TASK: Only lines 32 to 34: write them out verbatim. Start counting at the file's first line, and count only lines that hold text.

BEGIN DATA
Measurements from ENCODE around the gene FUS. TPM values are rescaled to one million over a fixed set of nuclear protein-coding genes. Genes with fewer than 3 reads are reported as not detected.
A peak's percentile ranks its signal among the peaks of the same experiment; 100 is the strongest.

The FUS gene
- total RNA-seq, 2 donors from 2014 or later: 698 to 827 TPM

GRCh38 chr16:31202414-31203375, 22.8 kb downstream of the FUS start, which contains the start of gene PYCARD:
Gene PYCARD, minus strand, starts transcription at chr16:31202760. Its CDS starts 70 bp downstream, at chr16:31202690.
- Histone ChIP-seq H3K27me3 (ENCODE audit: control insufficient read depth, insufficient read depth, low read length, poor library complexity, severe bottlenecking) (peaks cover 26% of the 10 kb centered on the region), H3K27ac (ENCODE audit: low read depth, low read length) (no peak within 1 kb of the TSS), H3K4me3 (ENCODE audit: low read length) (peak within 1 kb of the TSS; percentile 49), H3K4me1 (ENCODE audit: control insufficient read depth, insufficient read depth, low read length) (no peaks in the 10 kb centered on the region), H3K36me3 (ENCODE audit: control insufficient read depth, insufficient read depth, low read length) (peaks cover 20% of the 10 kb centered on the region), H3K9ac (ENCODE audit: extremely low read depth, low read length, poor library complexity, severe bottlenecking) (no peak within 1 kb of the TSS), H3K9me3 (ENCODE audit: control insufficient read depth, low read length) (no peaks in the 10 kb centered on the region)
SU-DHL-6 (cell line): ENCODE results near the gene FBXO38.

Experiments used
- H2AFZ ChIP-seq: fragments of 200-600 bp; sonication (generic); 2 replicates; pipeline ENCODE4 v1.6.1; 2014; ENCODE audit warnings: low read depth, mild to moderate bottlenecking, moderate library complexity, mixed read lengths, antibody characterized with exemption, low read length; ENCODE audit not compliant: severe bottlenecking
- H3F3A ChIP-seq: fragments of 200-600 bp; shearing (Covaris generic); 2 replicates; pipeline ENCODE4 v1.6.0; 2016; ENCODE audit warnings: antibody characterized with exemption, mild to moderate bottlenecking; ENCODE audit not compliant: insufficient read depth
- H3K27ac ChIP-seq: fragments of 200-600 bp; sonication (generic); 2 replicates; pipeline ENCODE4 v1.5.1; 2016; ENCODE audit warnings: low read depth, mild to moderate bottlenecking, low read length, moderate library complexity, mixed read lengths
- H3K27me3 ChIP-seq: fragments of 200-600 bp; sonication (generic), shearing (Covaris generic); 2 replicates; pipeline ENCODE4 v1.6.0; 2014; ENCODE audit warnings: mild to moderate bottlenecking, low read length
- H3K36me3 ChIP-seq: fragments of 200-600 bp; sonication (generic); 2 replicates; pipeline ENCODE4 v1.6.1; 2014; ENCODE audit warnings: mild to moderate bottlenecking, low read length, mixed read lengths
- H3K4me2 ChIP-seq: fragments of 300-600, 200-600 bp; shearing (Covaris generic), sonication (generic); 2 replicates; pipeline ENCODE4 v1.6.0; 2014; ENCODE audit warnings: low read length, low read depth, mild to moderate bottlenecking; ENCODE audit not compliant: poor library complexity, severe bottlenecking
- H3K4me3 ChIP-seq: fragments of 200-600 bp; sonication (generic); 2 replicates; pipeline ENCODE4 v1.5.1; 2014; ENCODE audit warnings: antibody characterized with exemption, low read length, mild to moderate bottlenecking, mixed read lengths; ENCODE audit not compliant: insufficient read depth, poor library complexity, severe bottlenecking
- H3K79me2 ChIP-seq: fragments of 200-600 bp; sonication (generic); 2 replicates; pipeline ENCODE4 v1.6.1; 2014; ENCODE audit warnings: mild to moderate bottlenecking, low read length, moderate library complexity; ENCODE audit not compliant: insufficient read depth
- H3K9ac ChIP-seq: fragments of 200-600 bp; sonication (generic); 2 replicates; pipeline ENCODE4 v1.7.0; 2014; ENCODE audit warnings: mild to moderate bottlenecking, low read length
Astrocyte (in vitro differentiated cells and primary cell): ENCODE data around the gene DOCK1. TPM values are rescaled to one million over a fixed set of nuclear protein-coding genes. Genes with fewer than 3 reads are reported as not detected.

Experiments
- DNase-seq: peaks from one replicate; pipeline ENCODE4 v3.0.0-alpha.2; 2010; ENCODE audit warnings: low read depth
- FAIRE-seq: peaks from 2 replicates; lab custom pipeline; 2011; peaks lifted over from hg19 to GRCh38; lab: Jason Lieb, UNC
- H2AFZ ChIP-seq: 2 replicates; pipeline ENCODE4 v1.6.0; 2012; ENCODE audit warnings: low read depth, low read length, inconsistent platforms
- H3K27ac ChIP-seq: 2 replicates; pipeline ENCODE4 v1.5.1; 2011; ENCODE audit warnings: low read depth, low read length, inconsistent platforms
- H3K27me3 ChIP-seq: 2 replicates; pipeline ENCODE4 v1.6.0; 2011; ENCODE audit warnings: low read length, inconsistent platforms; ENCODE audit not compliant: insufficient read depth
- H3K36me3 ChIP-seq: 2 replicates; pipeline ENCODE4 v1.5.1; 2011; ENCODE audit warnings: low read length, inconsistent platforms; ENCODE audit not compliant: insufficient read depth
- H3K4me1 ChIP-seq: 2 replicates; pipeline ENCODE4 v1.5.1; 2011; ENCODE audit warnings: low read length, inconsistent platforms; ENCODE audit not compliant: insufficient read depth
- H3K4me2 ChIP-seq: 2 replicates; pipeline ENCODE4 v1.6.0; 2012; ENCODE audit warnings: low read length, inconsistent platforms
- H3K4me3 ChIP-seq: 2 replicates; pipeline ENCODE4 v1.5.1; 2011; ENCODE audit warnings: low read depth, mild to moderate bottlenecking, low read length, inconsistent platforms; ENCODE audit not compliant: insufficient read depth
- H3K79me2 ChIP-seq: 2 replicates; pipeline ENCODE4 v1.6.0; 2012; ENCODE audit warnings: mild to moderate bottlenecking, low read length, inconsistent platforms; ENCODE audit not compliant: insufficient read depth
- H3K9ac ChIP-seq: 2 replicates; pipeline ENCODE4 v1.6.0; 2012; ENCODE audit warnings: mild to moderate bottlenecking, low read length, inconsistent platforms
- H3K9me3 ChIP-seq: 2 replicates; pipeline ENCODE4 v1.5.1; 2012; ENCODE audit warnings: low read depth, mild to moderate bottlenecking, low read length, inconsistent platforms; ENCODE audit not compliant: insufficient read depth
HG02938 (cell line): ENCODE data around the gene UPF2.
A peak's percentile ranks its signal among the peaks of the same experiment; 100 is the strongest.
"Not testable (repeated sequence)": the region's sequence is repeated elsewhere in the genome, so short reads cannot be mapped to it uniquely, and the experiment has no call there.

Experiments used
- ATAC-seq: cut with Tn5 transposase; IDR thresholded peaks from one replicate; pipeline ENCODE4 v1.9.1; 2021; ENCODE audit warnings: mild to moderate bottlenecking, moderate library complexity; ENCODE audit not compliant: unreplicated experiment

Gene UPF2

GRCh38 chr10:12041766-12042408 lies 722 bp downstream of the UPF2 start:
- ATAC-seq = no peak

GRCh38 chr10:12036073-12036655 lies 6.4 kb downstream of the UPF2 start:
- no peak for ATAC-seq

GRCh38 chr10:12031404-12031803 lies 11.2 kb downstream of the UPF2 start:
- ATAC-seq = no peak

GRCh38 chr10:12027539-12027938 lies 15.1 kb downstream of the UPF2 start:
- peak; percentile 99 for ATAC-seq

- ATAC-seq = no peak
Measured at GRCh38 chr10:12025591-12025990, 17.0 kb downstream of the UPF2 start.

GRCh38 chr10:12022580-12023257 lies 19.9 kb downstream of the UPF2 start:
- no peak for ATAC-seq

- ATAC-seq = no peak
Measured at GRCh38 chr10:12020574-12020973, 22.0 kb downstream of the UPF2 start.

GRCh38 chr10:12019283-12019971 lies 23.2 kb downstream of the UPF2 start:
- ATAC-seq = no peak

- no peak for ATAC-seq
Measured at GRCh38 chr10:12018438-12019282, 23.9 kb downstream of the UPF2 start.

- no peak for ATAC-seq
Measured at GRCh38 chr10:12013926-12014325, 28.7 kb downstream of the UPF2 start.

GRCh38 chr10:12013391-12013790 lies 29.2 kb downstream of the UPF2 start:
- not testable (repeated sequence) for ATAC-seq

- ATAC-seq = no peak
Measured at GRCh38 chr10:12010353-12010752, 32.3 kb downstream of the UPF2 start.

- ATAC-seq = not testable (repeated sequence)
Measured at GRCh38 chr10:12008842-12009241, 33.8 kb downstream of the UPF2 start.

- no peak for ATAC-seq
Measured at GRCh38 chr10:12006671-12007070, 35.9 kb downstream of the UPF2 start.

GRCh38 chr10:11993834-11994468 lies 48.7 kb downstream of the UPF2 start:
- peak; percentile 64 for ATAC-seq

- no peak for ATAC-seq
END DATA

- H3K9me3 ChIP-seq: 2 replicates; pipeline ENCODE4 v1.5.1; 2012; ENCODE audit warnings: low read depth, mild to moderate bottlenecking, low read length, inconsistent platforms; ENCODE audit not compliant: insufficient read depth
HG02938 (cell line): ENCODE data around the gene UPF2.
A peak's percentile ranks its signal among the peaks of the same experiment; 100 is the strongest.